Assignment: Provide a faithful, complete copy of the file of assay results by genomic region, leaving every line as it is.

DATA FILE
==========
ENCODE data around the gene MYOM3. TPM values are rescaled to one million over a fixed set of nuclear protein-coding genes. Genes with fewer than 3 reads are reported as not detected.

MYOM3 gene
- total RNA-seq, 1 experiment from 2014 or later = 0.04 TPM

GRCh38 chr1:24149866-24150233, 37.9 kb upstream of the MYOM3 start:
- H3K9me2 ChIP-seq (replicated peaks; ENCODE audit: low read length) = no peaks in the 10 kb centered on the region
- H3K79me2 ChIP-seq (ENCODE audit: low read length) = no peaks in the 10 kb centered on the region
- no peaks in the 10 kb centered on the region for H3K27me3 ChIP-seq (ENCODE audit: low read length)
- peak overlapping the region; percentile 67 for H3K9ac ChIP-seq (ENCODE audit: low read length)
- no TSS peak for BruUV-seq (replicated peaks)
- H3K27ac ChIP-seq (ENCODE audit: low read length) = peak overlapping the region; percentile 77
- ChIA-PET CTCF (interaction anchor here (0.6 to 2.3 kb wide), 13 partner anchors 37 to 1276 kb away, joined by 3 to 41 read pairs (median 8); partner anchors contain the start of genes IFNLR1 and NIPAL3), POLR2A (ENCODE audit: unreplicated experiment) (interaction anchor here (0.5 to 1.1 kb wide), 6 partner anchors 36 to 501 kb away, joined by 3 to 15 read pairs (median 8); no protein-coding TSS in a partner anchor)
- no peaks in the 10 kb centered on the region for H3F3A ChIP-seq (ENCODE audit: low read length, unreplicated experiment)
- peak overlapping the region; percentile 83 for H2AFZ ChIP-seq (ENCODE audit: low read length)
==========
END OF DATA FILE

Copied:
ENCODE data around the gene MYOM3. TPM values are rescaled to one million over a fixed set of nuclear protein-coding genes. Genes with fewer than 3 reads are reported as not detected.

MYOM3 gene
- total RNA-seq, 1 experiment from 2014 or later = 0.04 TPM

GRCh38 chr1:24149866-24150233, 37.9 kb upstream of the MYOM3 start:
- H3K9me2 ChIP-seq (replicated peaks; ENCODE audit: low read length) = no peaks in the 10 kb centered on the region
- H3K79me2 ChIP-seq (ENCODE audit: low read length) = no peaks in the 10 kb centered on the region
- no peaks in the 10 kb centered on the region for H3K27me3 ChIP-seq (ENCODE audit: low read length)
- peak overlapping the region; percentile 67 for H3K9ac ChIP-seq (ENCODE audit: low read length)
- no TSS peak for BruUV-seq (replicated peaks)
- H3K27ac ChIP-seq (ENCODE audit: low read length) = peak overlapping the region; percentile 77
- ChIA-PET CTCF (interaction anchor here (0.6 to 2.3 kb wide), 13 partner anchors 37 to 1276 kb away, joined by 3 to 41 read pairs (median 8); partner anchors contain the start of genes IFNLR1 and NIPAL3), POLR2A (ENCODE audit: unreplicated experiment) (interaction anchor here (0.5 to 1.1 kb wide), 6 partner anchors 36 to 501 kb away, joined by 3 to 15 read pairs (median 8); no protein-coding TSS in a partner anchor)
- no peaks in the 10 kb centered on the region for H3F3A ChIP-seq (ENCODE audit: low read length, unreplicated experiment)
- peak overlapping the region; percentile 83 for H2AFZ ChIP-seq (ENCODE audit: low read length)